By Bernd Debusmann Jr
The firms include a tech company aimed at connecting celebrities with fans and an influencer management agency
Emirati serial entrepreneur Sara Al Madani has plans to launch at least three companies in 2020, including a tech firm that allows high-profile personalities to earn money for video “shout-outs” to their fans.
Al Madani – a board member of the UAE Ministry of Economy’s SME Council and of the Sharjah Chamber of Commerce and Industry – has already founded a number of companies. Among them are Social Fish, a marketing, branding and social media consultancy based in Dubai and Los Angeles, as well as Proposal Cupid, an events company specialising in proposals, engagements and weddings.
In an interview with Arabian Business, Al Madani said that the companies she is launching in 2020 include HalaHi, a company that allows celebrities to send personal video messages to fans.
“It’s a way for celebrities to engage with their audience in a very organic, fun way. It’s [meant] to create a bridge between people and those they idolise, their role models,” she said.
“It also helps the role models be down to earth and engaged with their fan base – and to monetise it and make money out of it,” Al Madani added.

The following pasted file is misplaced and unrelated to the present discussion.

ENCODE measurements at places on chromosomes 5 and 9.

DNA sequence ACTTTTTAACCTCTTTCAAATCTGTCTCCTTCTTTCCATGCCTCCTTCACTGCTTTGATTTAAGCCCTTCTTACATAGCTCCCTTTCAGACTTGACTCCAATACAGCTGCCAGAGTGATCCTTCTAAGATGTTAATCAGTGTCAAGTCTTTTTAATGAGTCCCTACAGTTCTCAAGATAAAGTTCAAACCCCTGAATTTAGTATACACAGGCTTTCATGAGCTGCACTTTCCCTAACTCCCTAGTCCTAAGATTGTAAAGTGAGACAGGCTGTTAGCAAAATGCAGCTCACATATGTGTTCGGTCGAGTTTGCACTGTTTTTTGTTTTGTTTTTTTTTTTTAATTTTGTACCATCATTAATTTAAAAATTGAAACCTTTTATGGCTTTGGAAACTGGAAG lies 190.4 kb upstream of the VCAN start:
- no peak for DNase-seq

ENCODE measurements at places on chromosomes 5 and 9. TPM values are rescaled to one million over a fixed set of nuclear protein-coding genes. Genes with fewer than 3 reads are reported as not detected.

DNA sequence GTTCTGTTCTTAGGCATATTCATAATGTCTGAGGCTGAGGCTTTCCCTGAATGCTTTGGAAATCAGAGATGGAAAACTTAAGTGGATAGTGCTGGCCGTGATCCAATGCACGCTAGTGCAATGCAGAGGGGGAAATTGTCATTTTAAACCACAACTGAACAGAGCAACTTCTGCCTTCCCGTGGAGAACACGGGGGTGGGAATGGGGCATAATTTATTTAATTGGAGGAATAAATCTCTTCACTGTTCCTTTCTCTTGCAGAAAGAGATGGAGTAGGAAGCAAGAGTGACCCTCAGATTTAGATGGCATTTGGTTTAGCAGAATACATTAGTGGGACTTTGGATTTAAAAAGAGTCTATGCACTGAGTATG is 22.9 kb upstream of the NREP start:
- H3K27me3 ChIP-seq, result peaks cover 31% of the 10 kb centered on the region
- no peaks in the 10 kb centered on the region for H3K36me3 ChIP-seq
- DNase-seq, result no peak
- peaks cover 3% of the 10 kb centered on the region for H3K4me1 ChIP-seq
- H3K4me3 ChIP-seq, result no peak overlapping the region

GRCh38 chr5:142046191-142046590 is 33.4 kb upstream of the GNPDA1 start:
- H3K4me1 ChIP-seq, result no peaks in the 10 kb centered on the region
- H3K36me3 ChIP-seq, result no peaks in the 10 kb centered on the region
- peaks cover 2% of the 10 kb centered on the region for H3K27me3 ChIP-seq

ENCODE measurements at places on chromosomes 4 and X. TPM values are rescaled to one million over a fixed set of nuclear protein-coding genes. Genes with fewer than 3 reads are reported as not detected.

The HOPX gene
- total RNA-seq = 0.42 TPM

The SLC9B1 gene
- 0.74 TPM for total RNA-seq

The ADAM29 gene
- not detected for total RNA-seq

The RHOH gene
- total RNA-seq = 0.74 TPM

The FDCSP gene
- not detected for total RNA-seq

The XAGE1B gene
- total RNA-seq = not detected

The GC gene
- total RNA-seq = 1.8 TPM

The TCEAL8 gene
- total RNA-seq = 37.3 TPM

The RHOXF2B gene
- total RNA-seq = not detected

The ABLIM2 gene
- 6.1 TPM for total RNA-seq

According to the firm’s website, celebrities and ‘influencers’ will be able to earn between $20 and $500 for a single video – often of 30 seconds of less – and take away up to 70 percent of their earnings.
Using the platform, the celebrity is able to choose the videos they wish to do and set their own price.
HalaHi is officially due to be launched in March.
Additionally, Al Madani revealed plans to launch a fitness meal prep company – Fitbar – that is currently being “tested out” on the market.
Lastly, Al Madani said that later this year she plans to open up a talent management agency that hopes to address one of the most common issues she sees with influencers in the region: mismanagement.
“I’ve seen the way that agencies manage talent. They take the influencer, and make them a money machine, but don’t teach them how to manage their finances,” she added.
“Agencies kill talent and give them an expiry date,” Al Madani said. “They teach them that everything is money. They become so commercial that their shelf life is short. If you’re commercial, someone is always going to come along who is better than you.”
Madani, however, said that she could potentially open more companies this year.
“Do I have more capacity to start more businesses? Yeah. I can go 10 more if I find the ideas,” she added. “Three months ago I had no idea I was going to open these three companies.”
The key, she said, is acting quickly on the ideas.
“If you don’t do it, someone else will. Then you’ll end up working for them,” she said. “If you have a thought, put it in action, or let it go and don’t stress.”